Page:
Government's role in broadband support
by Stephen Hardy
The U.S. General Accounting Office (GAO) recently released a report that compared the Federal Communications Commission's (FCC's) proposed National Broadband Plan (NBP) with similar initiatives in other countries. A look at how the NBP differs from the successful strategies of others both illustrates a central trait in the U.S. character and raises questions about the plan's ultimate success.
The GAO looked at broadband deployment and adoption data for 30 developed countries within the Organization for Economic Cooperation and Development. It then examined more closely seven countries with demographic and economic similarities to the United States whose broadband strategies had enabled them to leapfrog the U.S. on international deployment and adoption rankings. The countries included Canada, France, Japan, the Netherlands, South Korea, Sweden, and the United Kingdom.
The seven countries, the GAO found, took similar paths toward broadband success. Their actions could be grouped into five basic steps:
- Establish plans and policies to guide deployment and provide leadership support
- Provide government funding through public/private partnerships
- Promote competition
- Implement strategies to make broadband services more available and useful to consumers
- Provide digital literacy training and consumer subsidies.
The GAO then laid the four basic tenets of the NBP across these five principals and decided that they matched fairly well. However, differences were found in tenets 2 and 3, particularly as far as the government's role.
For example, representatives from the seven countries emphasized the importance of government assistance in spurring private entities to deploy broadband in areas that don't support a profitable business case. Of course, the broadband stimulus program aimed at just these targets. But the stimulus funds aren't considered part of the NBP. The FCC does not specifically recommend such partnerships, the GAO points out. This may prove to be of concern to the fiber-optic industry, as the GAO found that government involvement proved particularly necessary for private parties to foot the cost of comparatively expensive fiber builds.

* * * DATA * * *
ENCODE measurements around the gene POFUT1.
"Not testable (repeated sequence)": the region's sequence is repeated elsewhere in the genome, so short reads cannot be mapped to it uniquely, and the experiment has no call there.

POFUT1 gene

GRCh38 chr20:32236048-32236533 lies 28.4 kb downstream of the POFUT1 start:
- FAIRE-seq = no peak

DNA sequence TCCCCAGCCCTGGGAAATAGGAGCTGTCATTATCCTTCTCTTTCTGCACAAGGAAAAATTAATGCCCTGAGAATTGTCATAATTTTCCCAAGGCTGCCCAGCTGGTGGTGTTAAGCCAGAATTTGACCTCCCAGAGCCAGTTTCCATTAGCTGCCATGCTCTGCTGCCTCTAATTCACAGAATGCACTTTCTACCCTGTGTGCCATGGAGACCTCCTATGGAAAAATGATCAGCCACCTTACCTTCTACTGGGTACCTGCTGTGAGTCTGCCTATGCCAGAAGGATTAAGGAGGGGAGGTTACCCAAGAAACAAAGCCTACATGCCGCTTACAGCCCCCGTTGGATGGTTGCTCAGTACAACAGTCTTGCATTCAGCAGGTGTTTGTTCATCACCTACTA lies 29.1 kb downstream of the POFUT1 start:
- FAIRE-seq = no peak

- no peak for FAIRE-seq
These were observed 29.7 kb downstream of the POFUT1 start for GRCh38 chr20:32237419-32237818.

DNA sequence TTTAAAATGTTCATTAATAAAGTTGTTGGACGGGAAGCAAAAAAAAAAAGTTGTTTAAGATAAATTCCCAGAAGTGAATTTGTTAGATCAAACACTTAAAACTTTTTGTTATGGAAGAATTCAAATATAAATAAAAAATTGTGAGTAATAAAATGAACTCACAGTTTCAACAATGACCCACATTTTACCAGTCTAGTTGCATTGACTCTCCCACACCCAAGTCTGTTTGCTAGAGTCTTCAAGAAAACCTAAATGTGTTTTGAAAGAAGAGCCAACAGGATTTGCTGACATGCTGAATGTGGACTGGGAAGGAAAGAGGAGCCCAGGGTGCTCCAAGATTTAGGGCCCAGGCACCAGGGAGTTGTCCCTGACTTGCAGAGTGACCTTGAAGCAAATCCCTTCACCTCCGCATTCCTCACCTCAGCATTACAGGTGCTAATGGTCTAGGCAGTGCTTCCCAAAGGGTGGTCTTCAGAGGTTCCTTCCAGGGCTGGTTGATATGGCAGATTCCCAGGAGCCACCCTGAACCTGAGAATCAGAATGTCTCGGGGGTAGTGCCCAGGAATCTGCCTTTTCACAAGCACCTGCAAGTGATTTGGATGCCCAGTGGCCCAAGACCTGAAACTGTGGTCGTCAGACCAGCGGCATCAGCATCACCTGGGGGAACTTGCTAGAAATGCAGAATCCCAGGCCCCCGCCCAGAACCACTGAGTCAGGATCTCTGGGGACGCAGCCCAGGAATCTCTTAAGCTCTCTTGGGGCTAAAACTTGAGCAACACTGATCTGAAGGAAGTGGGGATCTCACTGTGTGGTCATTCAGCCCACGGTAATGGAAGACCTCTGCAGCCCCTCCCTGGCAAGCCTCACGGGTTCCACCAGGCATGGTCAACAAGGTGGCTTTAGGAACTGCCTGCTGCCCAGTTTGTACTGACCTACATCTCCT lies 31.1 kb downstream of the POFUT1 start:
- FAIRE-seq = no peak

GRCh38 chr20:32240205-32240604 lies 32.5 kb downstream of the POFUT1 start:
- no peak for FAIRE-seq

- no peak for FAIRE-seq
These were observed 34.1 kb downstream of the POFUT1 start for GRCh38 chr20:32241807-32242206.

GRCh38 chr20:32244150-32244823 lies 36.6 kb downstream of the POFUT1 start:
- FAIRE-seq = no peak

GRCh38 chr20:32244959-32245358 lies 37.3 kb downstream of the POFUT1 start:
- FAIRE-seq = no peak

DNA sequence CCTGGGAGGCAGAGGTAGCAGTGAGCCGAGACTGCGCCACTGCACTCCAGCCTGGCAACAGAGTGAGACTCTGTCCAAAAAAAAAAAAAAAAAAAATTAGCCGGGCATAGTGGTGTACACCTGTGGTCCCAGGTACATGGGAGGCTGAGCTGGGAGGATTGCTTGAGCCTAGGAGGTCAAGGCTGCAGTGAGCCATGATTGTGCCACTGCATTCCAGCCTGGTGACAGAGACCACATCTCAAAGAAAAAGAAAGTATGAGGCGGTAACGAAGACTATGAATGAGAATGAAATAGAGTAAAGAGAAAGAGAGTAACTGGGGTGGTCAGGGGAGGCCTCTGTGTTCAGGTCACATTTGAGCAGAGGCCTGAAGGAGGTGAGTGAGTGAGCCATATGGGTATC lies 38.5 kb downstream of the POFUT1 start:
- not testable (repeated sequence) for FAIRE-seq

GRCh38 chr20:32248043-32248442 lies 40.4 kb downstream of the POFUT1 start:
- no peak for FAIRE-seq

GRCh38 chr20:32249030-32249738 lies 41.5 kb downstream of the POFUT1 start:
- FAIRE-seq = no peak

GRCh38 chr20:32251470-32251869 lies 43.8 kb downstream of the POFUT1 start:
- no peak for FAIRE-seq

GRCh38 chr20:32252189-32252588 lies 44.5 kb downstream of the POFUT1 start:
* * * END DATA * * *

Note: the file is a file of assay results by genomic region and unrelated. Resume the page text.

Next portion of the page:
But it is in the area of promoting competition that the NBP differs most strongly from the plans of the other seven countries. The GAO found that in six of the seven, infrastructure unbundling was a key competition strategy. That includes, in at least three cases, unbundling of fiber assets, whether virtually or in actuality. The FCC, of course, has unbundled copper assets, but not fiber. The GAO also found all seven countries regulated the price incumbents could charge for infrastructure access–a practice the NBP does not endorse.
These differences, of course, can be ascribed to faith in the capitalist system, as well as a mistrust of allowing the government to get mixed up in the private sector–both quintessential U.S. traits. But caution must be taken that national character does not derail the achievement of the NBP's goals.
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